|The MGA With An Attitude
OIL PRESSURE, FLOW and LUBRICATION -- OF-102
This lesson discusses the relationship between oil pressure, flow, and lubrication of the moving engine parts, and also the advantage (or lack thereof) of a high volume oil pump and higher oil pressure.
Now a little more oiling system information.
The stock oil pump in good condition can pump up to 54 quarts per minute at 7000 rpm engine speed (I learned that the hard way). At relief pressure (50-80 psi at road speed), about 12 to 20 quarts of oil per minute (depending on engine condition) goes through the engine, and the excess gets dumped over the pressure relief valve directly back into the sump. An oil pump has to be in excessively bad condition not to be able to pump at least 20 quarts per minute at 3500 rpm, so an engine in decent condition will always be dumping some oil over the pressure relief valve at road speed. The pump is a positive displacement type, meaning that it always moves a certain volume of oil regardless of the pressure (except for a little internal leakage).
Oil pressure is a result of two things, oil flow volume from the pump, and resistance to flow throughout the engine. Smaller oil flow passages provide more resistance to flow, and therefore higher system pressure. Larger passages provide less resistance, resulting in lower system pressure. This is why worn out bearings result in low oil pressure. Maximum system pressure is limited by the pressure relief valve. Minimum system pressure is determined by how slow the engine idles and the condition of the bearings (all of the bearings). Larger clearances result in more (and easier) oil leakage from the bearings. Loose main bearings will dump too much oil, reducing oil flow to the rod and cam bearings. A loose rear cam bearing will further reduce oil flow going to the rocker shaft. With really bad bearings the oil pressure will be quite low and the rocker shaft will get very little oil.
Incidentally, increasing oil viscosity increases oil pressure at low speed, but it also DECREASES flow through the bearings at ALL speeds. It is important to have a reasonably good match between oil viscosity and the size of the internal bearing clearances. Smaller bearing clearance wants thinner (less viscous) oil, while larger bearing clearance wants thicker oil. And if you run 20W50 oil in your MG at cool temperature (below 40dF) you may notice significantly lower oil pressure on startup until the oil warms up some.
A certain amount of power is required to drive the oil pump, and power is energy. None of the oil flow does any useful mechanical work, so all of that energy turns into heat when the oil pressure returns to zero as the oil escapes back into the sump. When oil is passing over the relief valve, all of that oil flow represents heat being generated directly in the oil. The greater the pressure drop, the more heat. The greater the flow, the more heat. If you increase spring force on the relief valve to get higher pressure, you get more heat, but only a little more flow through the engine. If you install a higher volume oil pump, you get more flow over the relief valve, and more heat, and no more flow through the engine (except at low speed).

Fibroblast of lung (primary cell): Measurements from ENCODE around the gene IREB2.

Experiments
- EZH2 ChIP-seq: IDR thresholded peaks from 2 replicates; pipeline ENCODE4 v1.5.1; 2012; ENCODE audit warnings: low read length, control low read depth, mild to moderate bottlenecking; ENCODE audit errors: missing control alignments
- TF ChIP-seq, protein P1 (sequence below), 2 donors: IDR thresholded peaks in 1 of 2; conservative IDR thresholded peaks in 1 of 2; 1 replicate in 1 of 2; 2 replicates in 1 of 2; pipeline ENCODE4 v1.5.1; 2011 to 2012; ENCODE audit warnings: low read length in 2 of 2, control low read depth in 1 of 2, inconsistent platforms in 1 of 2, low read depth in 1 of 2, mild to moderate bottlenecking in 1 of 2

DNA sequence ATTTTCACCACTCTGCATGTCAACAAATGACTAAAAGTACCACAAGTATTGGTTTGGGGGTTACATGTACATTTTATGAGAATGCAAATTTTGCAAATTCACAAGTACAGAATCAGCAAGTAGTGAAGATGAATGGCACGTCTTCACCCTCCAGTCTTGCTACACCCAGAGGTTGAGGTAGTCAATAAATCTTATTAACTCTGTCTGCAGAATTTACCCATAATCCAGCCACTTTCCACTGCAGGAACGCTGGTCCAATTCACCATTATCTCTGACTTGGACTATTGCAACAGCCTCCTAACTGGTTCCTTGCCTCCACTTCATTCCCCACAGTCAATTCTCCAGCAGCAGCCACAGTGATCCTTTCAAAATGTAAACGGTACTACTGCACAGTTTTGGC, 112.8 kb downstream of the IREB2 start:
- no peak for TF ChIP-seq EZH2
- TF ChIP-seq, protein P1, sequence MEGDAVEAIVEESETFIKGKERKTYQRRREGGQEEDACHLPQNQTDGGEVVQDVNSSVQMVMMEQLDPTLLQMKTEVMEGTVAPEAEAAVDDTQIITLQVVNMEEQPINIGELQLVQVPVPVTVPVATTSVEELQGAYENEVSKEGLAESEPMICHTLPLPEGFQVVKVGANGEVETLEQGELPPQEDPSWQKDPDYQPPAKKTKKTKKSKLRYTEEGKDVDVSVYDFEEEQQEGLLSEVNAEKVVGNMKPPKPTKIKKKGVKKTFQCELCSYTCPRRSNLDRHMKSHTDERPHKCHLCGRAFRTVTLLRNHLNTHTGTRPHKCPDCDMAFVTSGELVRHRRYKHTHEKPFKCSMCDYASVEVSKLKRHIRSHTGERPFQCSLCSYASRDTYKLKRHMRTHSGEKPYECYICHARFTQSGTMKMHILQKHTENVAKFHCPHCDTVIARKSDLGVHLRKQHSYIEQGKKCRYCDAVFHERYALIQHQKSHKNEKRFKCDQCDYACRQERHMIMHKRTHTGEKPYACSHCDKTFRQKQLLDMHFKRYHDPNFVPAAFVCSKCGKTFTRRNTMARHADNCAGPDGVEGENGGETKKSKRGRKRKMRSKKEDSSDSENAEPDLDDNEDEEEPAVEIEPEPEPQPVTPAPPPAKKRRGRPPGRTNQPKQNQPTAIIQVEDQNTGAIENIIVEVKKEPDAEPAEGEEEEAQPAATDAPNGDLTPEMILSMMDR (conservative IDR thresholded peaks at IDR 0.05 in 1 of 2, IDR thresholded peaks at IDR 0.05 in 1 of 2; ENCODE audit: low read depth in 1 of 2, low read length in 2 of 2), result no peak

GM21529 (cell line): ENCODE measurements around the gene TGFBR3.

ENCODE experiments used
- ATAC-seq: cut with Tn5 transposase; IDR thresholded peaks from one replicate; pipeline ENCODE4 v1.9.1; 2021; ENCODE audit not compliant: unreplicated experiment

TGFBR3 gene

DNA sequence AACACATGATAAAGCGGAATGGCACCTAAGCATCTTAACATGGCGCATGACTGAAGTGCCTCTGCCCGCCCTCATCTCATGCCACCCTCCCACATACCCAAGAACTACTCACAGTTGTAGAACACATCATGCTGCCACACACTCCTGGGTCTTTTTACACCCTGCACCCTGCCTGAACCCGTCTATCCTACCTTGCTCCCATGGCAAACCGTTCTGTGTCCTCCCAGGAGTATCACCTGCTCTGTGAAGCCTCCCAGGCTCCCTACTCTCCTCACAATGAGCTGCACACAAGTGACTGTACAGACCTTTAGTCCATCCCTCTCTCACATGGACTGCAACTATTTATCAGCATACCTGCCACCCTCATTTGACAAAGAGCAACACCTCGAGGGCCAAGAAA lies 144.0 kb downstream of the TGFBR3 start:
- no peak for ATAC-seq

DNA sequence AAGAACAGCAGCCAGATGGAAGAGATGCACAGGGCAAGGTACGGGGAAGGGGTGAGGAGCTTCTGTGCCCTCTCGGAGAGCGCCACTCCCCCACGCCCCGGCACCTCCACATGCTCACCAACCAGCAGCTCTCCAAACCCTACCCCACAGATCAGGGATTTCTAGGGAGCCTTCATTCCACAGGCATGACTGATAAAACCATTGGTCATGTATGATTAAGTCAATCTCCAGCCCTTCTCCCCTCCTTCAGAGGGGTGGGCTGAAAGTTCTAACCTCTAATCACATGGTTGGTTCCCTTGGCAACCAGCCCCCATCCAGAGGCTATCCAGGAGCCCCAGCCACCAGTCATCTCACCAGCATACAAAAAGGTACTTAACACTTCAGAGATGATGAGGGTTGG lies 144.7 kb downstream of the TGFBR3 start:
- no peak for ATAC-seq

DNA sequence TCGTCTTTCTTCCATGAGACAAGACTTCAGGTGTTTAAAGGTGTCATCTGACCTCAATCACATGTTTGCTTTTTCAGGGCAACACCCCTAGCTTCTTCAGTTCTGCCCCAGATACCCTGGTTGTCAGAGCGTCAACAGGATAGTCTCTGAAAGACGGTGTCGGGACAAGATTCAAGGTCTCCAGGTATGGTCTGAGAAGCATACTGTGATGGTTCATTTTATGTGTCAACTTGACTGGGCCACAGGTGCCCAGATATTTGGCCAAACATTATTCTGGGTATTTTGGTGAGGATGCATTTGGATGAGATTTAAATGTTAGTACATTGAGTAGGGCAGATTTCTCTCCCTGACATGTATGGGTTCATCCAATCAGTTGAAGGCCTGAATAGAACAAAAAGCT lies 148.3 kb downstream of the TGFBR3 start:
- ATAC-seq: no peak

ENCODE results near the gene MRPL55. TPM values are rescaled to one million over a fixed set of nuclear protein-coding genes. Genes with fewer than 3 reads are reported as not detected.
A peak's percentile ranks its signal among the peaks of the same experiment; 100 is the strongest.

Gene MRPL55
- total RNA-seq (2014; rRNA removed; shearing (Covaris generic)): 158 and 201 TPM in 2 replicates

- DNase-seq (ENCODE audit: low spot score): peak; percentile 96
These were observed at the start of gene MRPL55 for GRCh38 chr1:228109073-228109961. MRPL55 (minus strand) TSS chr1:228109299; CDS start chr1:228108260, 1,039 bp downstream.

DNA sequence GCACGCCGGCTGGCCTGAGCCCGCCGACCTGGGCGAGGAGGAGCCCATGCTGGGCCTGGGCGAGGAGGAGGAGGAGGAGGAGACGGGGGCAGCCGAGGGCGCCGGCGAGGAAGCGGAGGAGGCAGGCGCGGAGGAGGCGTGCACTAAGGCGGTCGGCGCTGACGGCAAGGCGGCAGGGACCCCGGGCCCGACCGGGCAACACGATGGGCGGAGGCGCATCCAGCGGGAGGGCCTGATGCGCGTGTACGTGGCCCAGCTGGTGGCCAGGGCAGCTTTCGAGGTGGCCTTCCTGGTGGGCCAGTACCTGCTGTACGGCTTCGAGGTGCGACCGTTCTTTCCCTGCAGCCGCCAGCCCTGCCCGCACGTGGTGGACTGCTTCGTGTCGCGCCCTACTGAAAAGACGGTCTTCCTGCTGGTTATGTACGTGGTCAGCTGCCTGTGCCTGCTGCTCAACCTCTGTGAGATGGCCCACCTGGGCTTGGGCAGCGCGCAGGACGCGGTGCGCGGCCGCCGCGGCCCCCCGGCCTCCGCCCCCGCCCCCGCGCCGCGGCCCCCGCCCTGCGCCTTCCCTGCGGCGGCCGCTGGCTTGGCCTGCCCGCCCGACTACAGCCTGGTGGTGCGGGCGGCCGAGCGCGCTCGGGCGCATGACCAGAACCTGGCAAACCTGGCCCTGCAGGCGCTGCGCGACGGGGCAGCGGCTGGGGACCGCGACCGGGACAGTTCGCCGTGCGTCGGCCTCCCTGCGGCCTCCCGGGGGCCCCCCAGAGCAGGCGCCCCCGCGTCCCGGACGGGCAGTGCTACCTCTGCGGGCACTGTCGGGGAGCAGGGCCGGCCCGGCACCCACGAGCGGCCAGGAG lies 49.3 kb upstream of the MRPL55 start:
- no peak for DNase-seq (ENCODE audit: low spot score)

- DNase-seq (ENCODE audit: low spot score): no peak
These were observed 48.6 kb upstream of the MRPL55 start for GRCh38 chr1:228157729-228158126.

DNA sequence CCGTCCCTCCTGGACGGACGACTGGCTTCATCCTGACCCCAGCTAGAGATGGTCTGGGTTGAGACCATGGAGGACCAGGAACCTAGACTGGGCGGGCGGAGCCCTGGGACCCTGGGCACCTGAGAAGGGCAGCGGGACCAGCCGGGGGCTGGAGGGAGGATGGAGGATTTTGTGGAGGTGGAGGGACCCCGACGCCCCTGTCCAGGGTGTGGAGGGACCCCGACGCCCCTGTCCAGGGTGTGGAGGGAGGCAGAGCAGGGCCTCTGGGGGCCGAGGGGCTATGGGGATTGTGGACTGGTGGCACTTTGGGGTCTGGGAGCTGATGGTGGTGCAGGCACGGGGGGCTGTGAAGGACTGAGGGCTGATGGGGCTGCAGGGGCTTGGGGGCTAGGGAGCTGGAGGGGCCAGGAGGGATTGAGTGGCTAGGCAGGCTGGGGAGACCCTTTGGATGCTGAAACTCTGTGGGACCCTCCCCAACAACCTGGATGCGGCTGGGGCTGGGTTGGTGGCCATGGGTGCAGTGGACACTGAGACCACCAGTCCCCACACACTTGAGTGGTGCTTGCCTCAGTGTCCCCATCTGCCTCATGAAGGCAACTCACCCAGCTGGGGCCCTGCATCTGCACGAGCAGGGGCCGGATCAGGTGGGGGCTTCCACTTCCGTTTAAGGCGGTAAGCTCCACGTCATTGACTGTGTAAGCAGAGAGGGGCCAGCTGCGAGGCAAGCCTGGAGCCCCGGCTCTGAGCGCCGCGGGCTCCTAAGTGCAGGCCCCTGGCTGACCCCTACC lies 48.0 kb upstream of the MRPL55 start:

The only time a high volume oil pump increases flow through the engine is at low speeds and low flow rates when there is no oil going past the relief valve. This can increase pressure at idle but will not affect the pressure at all at higher engine speeds, and is generally not required with an engine in good condition. Higher flow and higher pressure in the system takes more power to run the pump, heats up the oil, and produces more wear on the drive gears.
Heat is also generated in the oil by friction of the moving parts. Oil flow through the bearings is important to carry away the heat generated by friction in the bearings. High volume oil pumps are generally applicable to racing engines where increased bearing clearances are used to increase oil flow in the bearings for improved cooling of the bearings. When oil flow is too little to carry away the heat, the oil will overheat and the oil film will break down allowing metal to metal contact and catastrophic failure of the engine. This is why an engine will give up the ghost very soon after an oil pressure failure or if it runs out of oil.
A large increase in pressure will NOT give you a large increase in flow. Pressure increases exponentially with flow. This means that a large increase in pressure will only get you a little increase in flow through the engine.
One other point. The pumping pressure in the oiling system does not support the load on the bearings, it just drives the flow of the oil. The load on the bearings is carried on the thin film of oil trapped between the bearing surfaces. The momentary working pressure on the connecting rod bearings (just one example) far exceeds the oil pumping pressure. No pumping pressure is required to support the load, only to provide the flow. I hear that certain Rolls Royce engines run nicely on 4 or 5 psi system pressure. Also, many early auto engines had no oil pump at all, and therefore no pumping pressure, where oil is supplied only by splash, spray and gravity. I'm not saying that these engines had no oil pressure, just no pumping pressure; there is always pressure on the oil film from the working load. The oil pump is used to maintain oil flow through the bearings, while the pressure you see on the gauge has very little to do with the load bearing capacity of the bearing.
1958 MGA with an attitude